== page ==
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Neither Peace nor Process: India-Pakistan on Escalation Ladder

Sushant Sareen is Consultant, Pakistan Project, at the Institute for Defence Studies and Analyses, New Delhi.
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  • October 24, 2013

    Since the beginning of 2013, the ceasefire along the Line of Control (LoC) in Jammu and Kashmir has come under severe strain. Although incidents of ceasefire violations have shown an upward trend since 2010, and on an average increased by around 100% year on year, the situation on the LoC remained pretty much under control. But 2013 has seen the virtual collapse of the ceasefire agreement that India and Pakistan entered into in late 2003.

    With both countries entering into an action-reaction cycle and neither army willing to back down, they have started climbing the escalation ladder of hostilities. Unless they can now step off this ladder and fast, it will mean that the single most important Confidence Building Measure (CBM) between the two countries will come crashing down. Stepping off the escalation ladder is, however, easier said than done because of the political cost it entails, a cost that neither side is either willing, or in a position, to pay. The UPA government in India cannot afford to be seen playing a weak hand because of the forthcoming elections; and Nawaz Sharif cannot step back because it will open him to charges of a ‘sell-out’ and weaken his position vis-a-vis the army, which is perhaps one reason why he is trying to rope in the Americans to once again pull his chestnuts out of the fire.

    Despite the almost daily violations of the ceasefire since August, the use of higher calibre weapons like mortars, targeting of civilian targets across the LoC by Pakistani forces, and the constantly widening geographical spread of the violations along the length of the LoC, the situation has still not reached the pre-ceasefire agreement stage. Back then, the entire LoC was ‘hot’ and there were daily artillery duels, cross-border raids and unrestrained firing. A return to that situation would extract a very heavy price not just from Pakistan which is far more vulnerable in most of the sectors of the LoC, but also from India. Both countries will suffer losses not just in terms of lives of soldiers and civilians, but also in terms of damage to livelihoods of ordinary people who are living close to the LoC.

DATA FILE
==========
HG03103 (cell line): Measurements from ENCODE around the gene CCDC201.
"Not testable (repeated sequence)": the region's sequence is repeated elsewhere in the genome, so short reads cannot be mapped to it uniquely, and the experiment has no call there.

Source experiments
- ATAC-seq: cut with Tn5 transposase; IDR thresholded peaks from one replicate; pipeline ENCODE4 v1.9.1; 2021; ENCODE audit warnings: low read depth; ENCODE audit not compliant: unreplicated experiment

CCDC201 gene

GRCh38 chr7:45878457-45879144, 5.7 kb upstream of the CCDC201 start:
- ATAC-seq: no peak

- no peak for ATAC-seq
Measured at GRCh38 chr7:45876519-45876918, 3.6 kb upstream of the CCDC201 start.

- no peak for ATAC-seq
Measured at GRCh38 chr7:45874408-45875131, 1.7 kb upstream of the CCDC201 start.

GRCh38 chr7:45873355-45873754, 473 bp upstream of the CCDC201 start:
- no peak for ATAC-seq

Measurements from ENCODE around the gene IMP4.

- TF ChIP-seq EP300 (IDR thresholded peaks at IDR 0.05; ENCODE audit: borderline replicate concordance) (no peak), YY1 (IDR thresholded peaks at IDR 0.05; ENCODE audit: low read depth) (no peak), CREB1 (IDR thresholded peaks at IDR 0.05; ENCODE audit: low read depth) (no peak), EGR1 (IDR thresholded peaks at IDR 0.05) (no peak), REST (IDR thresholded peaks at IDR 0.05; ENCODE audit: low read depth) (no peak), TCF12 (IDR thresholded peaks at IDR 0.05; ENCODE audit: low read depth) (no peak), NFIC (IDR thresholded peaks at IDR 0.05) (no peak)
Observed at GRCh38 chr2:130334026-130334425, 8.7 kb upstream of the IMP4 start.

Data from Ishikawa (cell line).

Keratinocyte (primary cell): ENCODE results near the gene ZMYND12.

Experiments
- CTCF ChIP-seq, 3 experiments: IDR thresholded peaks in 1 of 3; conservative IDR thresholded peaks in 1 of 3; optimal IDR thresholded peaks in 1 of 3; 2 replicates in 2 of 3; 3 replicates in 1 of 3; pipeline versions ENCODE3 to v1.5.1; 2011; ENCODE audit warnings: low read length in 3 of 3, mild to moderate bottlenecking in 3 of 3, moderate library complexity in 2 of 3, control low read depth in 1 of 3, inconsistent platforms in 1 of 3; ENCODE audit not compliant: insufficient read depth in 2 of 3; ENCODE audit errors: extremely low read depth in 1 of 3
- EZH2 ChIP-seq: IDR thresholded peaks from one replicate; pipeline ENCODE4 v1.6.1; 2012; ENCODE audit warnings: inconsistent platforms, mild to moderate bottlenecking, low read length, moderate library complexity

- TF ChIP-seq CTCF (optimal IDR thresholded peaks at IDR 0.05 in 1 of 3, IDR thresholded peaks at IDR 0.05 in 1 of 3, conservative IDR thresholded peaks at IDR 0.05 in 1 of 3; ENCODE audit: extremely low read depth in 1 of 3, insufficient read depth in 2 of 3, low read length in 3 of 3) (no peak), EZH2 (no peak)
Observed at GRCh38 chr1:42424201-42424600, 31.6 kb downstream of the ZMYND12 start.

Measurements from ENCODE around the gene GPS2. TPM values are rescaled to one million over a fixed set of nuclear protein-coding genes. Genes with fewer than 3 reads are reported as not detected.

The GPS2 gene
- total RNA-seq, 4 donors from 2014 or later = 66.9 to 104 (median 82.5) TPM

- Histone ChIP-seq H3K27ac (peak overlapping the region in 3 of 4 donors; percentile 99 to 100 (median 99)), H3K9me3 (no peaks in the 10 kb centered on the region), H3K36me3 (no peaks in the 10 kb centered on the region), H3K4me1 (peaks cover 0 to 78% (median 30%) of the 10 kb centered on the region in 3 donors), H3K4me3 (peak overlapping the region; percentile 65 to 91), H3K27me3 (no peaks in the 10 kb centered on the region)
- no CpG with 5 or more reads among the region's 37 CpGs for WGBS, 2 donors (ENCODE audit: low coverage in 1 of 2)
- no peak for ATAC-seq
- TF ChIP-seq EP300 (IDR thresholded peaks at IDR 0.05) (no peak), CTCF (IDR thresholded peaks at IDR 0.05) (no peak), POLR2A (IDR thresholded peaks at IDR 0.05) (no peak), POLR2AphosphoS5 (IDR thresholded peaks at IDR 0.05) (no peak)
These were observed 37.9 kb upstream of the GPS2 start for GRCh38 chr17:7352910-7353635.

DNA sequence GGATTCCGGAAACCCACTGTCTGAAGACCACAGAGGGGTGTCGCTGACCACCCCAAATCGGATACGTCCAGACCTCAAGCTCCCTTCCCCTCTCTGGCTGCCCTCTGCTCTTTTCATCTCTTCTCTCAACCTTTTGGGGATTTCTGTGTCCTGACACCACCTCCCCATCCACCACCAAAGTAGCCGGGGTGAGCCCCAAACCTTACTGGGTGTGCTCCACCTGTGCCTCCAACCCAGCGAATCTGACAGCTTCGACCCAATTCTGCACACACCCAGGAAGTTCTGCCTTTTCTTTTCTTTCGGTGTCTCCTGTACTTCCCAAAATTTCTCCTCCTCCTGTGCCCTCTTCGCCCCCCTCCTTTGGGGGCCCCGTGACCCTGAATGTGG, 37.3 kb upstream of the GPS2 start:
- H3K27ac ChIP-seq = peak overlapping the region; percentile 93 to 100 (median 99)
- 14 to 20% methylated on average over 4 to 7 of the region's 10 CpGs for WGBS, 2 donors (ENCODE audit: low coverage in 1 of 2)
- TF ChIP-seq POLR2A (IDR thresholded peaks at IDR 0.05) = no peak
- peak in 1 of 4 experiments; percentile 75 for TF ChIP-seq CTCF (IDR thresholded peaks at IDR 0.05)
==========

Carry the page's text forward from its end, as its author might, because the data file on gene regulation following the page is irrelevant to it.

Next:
Although, many observers in India had been fearing a revival of export of jihadist terrorism by Pakistan, which they believed would take advantage of the withdrawal of the US-led international forces from Afghanistan in 2014 and the possible return of the Taliban in Afghanistan, the spike in violence at this point in time has come as a bit of surprise. Part of the reason for this surprise is that the victory of Nawaz Sharif in the general elections in May had led many in India to attach rather unrealistic hopes to him being able to bring about a paradigm change in the relations between the two countries. For his part, Sharif seemed to consistently make all the right noises on normalising relations with India. Even after he won the elections, he continued to claim that he had received a mandate for improving relations with India. But the facts on ground – ever since he has assumed office of Prime Minister, the situation on the LoC has become even more fragile than it has been in the past decade – belie all the optimism that his victory had generated.

    Increasingly, Sharif seems to be playing something of a Jekyll and Hyde with India. On the one hand, he raises the issue of Kashmir in the UN General Assembly, passes a resolution in Pakistan’s National Assembly reiterating all support to Kashmiri separatists, seeks US and international intervention in Kashmir, stops the granting of Most Favoured Nation (MFN) trading status to India, refuses to act against anti-India jihadist terror groups etc; and on the other hand, he adopts a completely contrary stand by talking of going back to the Lahore Declaration, continues to talk of going the extra mile to make peace with India, uses Pakistan's proximity to India to seek foreign investment (something which flies in the face of logic if trade between the two countries remains anaemic and Pakistan doesn’t accord India MFN status), etc.